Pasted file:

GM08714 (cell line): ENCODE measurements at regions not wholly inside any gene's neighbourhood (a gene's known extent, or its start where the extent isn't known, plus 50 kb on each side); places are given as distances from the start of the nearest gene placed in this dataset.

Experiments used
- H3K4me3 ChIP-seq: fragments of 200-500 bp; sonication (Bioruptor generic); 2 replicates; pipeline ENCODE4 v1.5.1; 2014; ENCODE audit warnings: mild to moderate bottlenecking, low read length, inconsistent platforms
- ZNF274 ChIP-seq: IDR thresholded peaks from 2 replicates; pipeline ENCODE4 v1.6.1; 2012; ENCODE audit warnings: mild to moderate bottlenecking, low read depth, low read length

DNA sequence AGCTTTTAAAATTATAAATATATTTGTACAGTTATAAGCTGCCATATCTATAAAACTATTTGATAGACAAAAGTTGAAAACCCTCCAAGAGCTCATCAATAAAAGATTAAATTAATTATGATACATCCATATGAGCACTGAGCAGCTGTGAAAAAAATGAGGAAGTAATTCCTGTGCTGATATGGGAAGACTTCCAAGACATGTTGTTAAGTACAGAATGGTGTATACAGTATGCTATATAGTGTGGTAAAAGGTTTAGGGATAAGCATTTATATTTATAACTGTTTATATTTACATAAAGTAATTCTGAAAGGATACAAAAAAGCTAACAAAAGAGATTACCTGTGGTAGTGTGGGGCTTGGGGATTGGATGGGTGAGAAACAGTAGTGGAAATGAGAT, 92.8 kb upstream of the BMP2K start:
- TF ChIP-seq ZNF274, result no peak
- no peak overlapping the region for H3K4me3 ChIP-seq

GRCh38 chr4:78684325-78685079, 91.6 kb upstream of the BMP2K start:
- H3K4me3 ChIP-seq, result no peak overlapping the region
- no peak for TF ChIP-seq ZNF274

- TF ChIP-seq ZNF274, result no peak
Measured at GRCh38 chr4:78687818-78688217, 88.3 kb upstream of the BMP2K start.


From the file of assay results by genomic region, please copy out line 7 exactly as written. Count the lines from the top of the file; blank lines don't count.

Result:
- no peak overlapping the region for H3K4me3 ChIP-seq